FAU Football: Quarterback N’Kosi Perry prepares for ending of college career

N’Kosi Perry hopes to extend his career to the professional level once his six-year collegiate career comes to a close at FAU.


Nicholas Windfelder

N’kosi Perry catching the snap for their next play against FIU on Nov. 12, 2022.

Kevin Garcia, Staff Writer

After six years of playing in college, graduate quarterback N’Kosi Perry is less than a week away from what could potentially be his final game behind center for the Florida Atlantic University Owls. He will set his sights on the 2023 NFL Draft with hopes of extending his career in the pros. 

Competition was at the roots of his love for football, as he fell in love with the competition from arcade games with his brother to youth sports. High school football came easy to Perry thanks to playing ball in the neighborhood with his older brother and friends.

“For me, I have always been super competitive, whether it was foosball, table tennis or basketball, I just always wanted to be the best,” said Perry. “When I started playing football with some of my friends, I also started playing with my older brother, he’s six years older than me. I think when I got to play with people my age it was a lot easier for me.”

The journey was not always a smooth one for Perry, from being a four-star recruit and one of the nation’s top 10 quarterbacks to spending most of his time at Miami as a backup. Perry finally found a home in Boca Raton when he successfully completed his transfer to FAU in 2021.

Perry is arguably the most talented high school player to ever play quarterback at FAU. In his junior year at Vanguard High School in Ocala, Fla., he totaled 42 touchdowns with over 2,000 passing yards. The following year, he was named the FHSAA 6A Player of the Year, which led him to rank 84th on the final ESPN300 rankings in 2017.

N’Kosi Perry waits for the snap on Oct. 29, 2022. (Erika Fletcher)

Edwin Farmer, Perry’s head football coach at Vanguard, saw something special in him from early on and wanted to be a guide in his life. Farmer spoke to The Athletic in 2019 about being a father figure for Perry, whose father was not around much while growing up.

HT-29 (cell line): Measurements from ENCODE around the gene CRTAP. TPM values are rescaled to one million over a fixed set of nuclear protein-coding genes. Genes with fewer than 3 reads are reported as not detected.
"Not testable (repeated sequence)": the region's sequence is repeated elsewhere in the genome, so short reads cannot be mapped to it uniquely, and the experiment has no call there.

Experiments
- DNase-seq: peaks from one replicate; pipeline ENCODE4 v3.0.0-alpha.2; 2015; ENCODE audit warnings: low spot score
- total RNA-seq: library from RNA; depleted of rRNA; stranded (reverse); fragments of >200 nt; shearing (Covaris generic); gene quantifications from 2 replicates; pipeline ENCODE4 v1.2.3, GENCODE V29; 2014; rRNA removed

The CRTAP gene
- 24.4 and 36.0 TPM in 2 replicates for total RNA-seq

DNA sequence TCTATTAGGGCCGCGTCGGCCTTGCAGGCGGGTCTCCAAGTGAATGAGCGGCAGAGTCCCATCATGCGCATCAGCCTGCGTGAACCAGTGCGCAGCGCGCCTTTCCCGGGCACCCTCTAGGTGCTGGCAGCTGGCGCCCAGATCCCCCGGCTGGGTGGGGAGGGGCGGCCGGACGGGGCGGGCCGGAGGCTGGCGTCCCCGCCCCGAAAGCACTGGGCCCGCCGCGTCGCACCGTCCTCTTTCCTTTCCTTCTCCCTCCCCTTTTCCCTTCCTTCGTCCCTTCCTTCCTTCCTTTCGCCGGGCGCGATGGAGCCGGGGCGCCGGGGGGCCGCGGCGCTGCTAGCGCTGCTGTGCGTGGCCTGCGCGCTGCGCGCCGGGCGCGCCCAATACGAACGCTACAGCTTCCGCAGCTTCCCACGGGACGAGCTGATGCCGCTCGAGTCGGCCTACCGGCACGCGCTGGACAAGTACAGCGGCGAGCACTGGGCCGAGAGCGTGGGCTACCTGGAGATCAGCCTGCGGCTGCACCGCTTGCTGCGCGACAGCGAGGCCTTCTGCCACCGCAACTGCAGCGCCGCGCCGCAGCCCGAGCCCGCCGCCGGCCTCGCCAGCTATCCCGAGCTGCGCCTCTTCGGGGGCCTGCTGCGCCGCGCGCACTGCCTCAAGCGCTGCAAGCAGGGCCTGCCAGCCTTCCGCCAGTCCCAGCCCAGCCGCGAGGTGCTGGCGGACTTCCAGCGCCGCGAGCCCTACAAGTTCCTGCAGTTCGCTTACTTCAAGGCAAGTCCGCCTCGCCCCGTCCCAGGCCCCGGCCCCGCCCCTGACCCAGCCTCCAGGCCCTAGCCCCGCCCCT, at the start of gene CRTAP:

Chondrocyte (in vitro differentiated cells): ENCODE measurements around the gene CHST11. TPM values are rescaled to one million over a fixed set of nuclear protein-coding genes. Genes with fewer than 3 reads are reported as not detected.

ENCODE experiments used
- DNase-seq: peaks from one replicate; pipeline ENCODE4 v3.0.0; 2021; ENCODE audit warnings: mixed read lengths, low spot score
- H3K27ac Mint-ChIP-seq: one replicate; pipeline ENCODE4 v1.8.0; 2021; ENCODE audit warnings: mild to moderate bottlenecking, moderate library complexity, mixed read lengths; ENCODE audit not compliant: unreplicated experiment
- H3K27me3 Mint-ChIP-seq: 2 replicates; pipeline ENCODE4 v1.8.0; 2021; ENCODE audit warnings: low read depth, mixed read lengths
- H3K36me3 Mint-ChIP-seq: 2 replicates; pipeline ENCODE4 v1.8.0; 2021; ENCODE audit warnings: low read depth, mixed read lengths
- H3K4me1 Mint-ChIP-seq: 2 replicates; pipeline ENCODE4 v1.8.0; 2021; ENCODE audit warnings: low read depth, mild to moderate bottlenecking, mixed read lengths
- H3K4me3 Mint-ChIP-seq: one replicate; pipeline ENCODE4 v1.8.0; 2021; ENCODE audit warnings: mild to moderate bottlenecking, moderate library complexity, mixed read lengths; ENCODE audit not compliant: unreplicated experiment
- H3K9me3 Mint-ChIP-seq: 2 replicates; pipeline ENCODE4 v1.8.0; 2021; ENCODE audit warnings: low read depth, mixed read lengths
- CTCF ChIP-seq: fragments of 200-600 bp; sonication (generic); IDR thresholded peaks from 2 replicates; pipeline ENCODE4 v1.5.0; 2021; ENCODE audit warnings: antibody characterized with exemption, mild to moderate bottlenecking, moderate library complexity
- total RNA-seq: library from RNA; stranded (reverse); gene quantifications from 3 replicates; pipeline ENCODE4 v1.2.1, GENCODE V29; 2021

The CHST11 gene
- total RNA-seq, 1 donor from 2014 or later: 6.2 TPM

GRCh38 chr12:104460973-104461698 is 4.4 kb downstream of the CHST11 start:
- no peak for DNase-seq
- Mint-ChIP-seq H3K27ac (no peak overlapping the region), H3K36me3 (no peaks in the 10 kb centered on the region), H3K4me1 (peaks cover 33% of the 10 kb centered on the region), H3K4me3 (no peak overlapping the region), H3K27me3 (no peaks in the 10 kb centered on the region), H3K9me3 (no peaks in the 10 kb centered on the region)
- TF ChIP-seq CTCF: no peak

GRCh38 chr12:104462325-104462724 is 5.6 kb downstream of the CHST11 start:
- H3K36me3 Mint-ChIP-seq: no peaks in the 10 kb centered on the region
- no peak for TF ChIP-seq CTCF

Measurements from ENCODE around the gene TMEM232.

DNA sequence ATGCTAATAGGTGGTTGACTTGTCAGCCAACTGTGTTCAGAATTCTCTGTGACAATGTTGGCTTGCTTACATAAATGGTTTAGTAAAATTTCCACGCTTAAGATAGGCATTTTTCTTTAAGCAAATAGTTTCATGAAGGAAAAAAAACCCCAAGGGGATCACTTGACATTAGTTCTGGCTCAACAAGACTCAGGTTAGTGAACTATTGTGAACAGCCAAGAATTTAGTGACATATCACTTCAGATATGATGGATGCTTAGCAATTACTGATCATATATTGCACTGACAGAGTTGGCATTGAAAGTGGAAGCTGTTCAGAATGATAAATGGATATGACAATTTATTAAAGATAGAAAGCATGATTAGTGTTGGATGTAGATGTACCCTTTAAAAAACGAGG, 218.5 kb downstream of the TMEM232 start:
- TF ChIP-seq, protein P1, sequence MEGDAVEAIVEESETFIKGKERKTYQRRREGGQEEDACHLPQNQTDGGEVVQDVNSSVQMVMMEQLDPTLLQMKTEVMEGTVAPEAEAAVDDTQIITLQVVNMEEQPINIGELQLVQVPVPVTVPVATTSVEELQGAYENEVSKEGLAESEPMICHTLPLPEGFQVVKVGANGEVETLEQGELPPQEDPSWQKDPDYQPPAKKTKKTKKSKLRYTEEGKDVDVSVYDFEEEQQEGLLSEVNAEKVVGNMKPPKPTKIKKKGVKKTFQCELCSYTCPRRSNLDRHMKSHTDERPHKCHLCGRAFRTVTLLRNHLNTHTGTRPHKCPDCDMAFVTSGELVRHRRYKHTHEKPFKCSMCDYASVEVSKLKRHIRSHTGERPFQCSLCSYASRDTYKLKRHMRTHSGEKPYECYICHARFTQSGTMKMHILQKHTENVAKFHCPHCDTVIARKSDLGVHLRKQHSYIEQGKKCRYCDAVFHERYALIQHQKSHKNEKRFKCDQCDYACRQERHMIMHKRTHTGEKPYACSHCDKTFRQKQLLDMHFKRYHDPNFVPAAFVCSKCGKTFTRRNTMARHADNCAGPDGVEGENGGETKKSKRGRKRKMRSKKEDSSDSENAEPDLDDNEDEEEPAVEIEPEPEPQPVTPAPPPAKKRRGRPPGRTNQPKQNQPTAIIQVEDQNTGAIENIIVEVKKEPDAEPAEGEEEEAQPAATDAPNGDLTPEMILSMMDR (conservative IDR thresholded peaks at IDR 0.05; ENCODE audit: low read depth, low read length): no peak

“We played basketball together almost every day. We’d lift weights all the time. That kid didn’t really have that father figure there every day. So I was one of those guys there for him all the time,” Farmer told The Athletic.

Perry was a great leader at Vanguard. He was seen hyping up the team in pregame huddles and holding players accountable for mistakes, something still seen today as a member of the Owls. Things could not have been more opposite after Perry was thrust into the spotlight at Miami. Now, a young kid playing for a national program, he was prone to mistakes on and off the field.

After spending his first year as a redshirt freshman in 2017, Perry headed into the 2018 season as the Hurricanes’ backup quarterback behind then-senior Malik Rosier. He made his first appearance off the bench in a 77-0 rout of Savannah State and threw for three touchdowns and one interception.

Perry won the starting job following a game-saving performance against the FIU Panthers, but lost it a few games later against Virginia. Farmer believed that Coach Mark Richt did not have the proper hand over Perry and set his confidence back after the benching.

“You could tell he was enjoying the spotlight – especially after the Florida State game. I thought that was tough for him,” Farmer told The Athletic. “Could it have brought a lot of it on? Yeah, it’s a possibility. But I think now that Coach Manny Diaz is doing the right thing. That’s all that was needed.”